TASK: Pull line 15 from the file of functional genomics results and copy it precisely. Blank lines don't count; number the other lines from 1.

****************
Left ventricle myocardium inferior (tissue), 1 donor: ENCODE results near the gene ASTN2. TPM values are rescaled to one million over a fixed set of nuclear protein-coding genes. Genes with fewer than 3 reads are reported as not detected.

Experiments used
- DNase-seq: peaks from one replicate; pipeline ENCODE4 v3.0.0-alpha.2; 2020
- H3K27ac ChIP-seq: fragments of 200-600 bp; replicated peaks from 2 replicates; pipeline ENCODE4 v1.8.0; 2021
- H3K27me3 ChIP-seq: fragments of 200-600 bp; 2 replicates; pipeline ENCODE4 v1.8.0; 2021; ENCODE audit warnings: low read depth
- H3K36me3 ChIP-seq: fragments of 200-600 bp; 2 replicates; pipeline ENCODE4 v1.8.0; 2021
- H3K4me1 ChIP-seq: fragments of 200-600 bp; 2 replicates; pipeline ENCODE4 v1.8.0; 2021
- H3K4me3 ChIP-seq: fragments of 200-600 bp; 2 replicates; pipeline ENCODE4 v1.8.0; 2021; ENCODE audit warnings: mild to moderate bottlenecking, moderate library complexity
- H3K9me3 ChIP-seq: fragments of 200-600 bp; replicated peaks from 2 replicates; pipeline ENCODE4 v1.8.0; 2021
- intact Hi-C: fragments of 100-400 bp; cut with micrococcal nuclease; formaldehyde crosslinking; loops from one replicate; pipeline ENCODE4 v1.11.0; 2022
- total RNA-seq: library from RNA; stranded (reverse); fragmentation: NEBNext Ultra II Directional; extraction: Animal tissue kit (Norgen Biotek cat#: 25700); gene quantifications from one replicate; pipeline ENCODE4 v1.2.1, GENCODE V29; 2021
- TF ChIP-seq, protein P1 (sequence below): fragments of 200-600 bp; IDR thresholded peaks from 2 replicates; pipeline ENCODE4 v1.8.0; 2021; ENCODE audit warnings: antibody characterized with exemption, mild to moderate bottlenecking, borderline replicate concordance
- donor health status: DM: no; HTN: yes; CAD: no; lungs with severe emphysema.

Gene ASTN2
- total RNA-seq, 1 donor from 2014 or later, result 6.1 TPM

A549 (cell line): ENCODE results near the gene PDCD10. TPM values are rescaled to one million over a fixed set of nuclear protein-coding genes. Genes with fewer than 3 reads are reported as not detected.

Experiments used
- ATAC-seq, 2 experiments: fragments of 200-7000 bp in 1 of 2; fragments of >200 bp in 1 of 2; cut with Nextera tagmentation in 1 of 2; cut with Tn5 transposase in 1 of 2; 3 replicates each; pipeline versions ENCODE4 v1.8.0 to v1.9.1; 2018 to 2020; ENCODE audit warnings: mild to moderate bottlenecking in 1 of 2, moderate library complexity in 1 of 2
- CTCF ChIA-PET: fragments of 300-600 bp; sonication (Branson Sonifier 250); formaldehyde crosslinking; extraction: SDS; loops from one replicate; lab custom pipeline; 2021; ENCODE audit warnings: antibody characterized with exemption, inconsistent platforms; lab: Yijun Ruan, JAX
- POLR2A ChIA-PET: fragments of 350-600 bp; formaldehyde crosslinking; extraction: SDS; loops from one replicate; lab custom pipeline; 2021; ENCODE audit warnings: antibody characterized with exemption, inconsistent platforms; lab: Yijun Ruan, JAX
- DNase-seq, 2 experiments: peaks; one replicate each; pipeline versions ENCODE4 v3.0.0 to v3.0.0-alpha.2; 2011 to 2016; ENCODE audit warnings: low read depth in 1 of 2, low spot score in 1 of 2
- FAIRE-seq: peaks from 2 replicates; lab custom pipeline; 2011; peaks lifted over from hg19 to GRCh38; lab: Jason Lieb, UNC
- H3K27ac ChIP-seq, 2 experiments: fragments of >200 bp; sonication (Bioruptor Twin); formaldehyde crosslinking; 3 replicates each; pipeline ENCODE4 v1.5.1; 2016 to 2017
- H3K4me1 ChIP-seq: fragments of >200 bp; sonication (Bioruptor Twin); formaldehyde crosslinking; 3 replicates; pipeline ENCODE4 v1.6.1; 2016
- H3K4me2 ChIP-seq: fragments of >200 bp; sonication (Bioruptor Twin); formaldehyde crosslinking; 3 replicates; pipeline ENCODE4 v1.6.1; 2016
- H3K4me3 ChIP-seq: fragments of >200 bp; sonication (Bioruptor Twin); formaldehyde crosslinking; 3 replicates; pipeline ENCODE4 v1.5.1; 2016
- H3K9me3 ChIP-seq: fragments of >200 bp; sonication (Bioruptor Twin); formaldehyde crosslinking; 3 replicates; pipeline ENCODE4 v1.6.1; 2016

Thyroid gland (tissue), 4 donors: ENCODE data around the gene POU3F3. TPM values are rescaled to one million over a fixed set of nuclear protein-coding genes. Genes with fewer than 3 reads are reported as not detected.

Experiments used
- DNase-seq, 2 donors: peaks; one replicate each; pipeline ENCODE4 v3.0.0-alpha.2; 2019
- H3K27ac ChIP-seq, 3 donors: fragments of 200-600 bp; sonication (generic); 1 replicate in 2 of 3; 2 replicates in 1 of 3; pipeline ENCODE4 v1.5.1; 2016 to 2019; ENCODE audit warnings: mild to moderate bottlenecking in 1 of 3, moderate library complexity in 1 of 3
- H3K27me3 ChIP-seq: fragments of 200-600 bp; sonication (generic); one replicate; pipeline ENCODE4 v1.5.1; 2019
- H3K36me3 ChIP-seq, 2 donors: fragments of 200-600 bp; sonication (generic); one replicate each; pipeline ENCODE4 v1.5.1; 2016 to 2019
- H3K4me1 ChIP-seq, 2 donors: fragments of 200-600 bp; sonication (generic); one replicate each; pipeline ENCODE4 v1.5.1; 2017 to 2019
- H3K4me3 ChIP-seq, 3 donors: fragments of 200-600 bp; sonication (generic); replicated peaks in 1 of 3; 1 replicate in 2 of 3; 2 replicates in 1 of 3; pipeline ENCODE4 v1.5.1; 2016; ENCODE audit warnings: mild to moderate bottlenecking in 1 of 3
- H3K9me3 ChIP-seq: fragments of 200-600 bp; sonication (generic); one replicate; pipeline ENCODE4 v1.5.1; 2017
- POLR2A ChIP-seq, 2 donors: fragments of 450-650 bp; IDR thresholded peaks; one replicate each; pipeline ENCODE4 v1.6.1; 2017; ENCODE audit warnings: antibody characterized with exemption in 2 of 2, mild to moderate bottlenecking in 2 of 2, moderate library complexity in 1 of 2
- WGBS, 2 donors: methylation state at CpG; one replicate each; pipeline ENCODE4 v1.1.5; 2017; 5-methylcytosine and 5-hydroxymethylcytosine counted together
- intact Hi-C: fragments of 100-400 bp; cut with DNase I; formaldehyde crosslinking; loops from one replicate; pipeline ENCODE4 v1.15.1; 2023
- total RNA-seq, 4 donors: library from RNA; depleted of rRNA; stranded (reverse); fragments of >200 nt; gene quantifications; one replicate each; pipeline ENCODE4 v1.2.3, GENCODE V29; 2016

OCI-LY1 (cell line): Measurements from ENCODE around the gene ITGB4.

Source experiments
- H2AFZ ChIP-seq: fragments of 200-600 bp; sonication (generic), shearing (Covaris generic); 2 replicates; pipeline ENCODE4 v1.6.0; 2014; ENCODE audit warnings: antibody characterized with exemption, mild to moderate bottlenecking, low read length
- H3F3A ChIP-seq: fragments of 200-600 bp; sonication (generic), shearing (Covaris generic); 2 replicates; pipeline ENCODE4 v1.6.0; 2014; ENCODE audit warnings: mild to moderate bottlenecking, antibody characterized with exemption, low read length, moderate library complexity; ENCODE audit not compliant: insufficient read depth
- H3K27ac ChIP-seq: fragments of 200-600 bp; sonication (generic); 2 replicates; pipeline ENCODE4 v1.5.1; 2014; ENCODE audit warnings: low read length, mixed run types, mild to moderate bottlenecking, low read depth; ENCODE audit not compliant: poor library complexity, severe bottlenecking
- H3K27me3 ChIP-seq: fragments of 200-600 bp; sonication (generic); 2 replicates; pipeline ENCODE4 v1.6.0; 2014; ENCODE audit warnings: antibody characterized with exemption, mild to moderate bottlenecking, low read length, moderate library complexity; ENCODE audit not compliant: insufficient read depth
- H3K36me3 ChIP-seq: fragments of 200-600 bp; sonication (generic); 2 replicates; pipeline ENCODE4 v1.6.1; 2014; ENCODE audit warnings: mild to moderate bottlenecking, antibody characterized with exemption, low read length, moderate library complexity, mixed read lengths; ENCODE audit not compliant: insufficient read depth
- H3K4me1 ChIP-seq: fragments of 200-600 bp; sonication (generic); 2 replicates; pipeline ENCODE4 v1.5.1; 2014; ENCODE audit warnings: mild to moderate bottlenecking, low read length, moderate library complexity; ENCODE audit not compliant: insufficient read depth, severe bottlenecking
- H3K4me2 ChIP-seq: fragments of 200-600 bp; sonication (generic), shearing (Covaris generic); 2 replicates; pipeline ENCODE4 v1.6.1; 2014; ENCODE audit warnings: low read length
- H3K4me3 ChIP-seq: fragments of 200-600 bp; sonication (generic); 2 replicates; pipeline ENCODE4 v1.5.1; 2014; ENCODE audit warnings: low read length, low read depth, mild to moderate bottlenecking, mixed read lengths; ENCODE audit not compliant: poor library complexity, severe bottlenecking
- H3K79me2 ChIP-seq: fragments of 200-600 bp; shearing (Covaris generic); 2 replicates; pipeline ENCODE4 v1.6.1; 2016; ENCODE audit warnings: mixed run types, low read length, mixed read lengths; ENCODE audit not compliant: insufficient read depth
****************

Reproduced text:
- total RNA-seq, 1 donor from 2014 or later, result 6.1 TPM